Over the weekend I heard the following statement from Lawrence Summers reported as an indication that the President’s policies are working and that his new found optimism is valid:  “It is surely too early to gauge the broader economic impact of the President's program. But it is modestly encouraging that since it began to take shape, consumer spending in the US, which was collapsing during the holiday season, appears, according to a number of indicators, to have stabilized.”  As I cited earlier, at least one economic indicator, retail sales, was up in January for the first time in seven months indicating the collapse of consumer spending during the holiday season was already recovering in January, not only before passage of the major component of “the President’s program” in mid February, but for the most part before Obama was even sworn into office.  The news report on the Summers statement I heard made no mention of the January retail sales numbers.  Expect each and every positive bit of economic news to be attributed to the President’s plan, regardless of whether or not it is even possible for it to be related.

After the first part of the big con was completed, the gloom and doom talk was less necessary. After Scamulus passed, and the stock market continued to plummet, even Obama supporters began criticizing him for the damage his negative language had done.  Last week, Obama officially cancelled the catastrophe. He said at a Business Roundtable meeting, “I don't think things are ever as good as they say, or ever as bad as they say. Things two years ago were not as good as we thought because there were a lot of underlying weaknesses in the economy. They're not as bad as we think they are now.”  He also had administration officials carrying the message.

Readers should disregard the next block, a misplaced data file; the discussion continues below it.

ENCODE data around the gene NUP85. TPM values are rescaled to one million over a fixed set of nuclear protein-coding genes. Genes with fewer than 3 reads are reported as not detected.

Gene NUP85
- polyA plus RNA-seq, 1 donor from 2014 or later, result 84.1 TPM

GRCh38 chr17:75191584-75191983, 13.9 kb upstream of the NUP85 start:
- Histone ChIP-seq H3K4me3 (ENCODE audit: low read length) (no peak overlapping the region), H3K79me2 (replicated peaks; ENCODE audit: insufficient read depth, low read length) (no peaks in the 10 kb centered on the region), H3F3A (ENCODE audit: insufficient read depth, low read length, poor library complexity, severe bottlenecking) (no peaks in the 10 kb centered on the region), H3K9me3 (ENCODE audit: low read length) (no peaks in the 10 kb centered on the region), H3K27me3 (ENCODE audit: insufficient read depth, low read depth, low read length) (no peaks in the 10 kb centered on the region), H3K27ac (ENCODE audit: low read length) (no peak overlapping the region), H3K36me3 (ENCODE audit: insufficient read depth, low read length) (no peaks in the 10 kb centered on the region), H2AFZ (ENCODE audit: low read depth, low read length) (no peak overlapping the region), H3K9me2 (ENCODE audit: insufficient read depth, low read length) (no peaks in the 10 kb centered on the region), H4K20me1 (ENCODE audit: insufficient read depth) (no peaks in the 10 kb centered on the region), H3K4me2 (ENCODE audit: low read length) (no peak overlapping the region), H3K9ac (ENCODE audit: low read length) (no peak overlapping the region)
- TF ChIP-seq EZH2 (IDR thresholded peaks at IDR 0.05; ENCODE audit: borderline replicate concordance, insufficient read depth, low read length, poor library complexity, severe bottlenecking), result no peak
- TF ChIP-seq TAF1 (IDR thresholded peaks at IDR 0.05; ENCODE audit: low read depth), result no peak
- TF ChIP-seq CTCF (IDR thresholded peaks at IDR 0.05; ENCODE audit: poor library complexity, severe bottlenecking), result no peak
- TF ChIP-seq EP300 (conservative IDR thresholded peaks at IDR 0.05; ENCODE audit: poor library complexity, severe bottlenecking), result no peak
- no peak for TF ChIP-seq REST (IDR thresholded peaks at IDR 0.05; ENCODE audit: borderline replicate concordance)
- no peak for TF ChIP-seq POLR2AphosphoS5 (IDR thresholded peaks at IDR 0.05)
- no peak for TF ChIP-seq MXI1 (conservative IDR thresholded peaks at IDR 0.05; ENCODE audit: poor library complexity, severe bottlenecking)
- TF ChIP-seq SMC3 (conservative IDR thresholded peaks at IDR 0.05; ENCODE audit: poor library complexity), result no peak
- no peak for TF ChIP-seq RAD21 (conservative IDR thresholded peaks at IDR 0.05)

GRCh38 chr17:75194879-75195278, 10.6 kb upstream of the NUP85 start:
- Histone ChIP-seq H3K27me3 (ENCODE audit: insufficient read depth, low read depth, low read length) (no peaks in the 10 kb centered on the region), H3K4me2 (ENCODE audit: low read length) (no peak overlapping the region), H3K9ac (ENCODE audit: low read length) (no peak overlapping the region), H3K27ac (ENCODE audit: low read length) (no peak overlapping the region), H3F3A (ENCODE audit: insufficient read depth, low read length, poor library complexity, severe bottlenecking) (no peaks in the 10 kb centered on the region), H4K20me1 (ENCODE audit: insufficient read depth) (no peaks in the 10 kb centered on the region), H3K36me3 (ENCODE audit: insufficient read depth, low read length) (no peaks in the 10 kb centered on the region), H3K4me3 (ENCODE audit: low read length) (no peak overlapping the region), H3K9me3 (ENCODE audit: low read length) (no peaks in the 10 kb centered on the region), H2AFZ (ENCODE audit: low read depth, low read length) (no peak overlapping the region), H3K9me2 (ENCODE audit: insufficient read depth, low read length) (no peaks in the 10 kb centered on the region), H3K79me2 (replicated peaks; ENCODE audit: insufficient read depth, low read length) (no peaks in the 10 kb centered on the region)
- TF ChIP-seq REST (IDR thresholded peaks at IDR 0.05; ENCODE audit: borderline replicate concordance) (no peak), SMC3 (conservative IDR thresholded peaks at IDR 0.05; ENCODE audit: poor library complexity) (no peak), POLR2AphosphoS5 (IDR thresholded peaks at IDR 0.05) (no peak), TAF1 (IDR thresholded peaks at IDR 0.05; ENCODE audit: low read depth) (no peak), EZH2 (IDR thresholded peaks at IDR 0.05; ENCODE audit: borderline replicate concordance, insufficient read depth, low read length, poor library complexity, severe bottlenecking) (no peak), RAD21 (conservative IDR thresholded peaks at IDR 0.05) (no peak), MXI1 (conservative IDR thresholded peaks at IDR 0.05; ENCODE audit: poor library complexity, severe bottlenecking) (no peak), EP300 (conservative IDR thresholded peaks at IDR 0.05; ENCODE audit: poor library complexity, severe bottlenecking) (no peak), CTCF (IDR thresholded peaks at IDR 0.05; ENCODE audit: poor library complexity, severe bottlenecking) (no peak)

Back during the presidential campaign candidate Obama made quite a big deal, and scored some major political points by criticizing John McCain for saying “the fundamentals of our economy are strong.”  The AP reported, “Obama's team painted the veteran senator as out of touch and failing to grasp the challenges facing the country. But on Sunday, that optimistic message came from economic adviser Christina Romer during an appearance on NBC's "Meet the Press."

GREGORY: So back then during the campaign when Senator McCain talked about the strong fundamentals of the economy, it was then-candidate Obama and his team that roundly criticized McCain, saying he was out of touch, he didn’t get it, he didn’t understand how bad the economy was. And yet now the president’s talking about the strong fundamentals of the economy.

So what’s different between then, the campaign, and now, except for the fact that the economy’s gotten dramatically worse?

ROMER: I think when the president says he’s focusing on fundamentals, what he means is — is we’re focusing on fixing the fundamentals; that we’ve always said we’re not looking at the ups and downs of the stock market, we’re looking for those crucial indicators: when are jobs turning around; when are sales turning around; when do we see consumers coming to life?

That’s the kind of thing that — certainly that I’m looking at in terms of when’s the economy going to be doing better and when can we see some hope.

GREGORY: Are the fundamentals of this economy sound?

ROMER: Well, of course the fundamentals are sound in the sense that the American workers are sound, we have a good capital stock, we have good technology. We know that, that temporarily we’re in a mess, right?

We’ve seen huge job loss. We’ve seen very large falls in GDP. So certainly in the short run we’re in a — in a bad situation.

GREGORY: All right, but then what’s different between now and then, when the economy was in even better shape than it is now, when McCain was saying the fundamentals were strong and then-candidate Obama criticized him?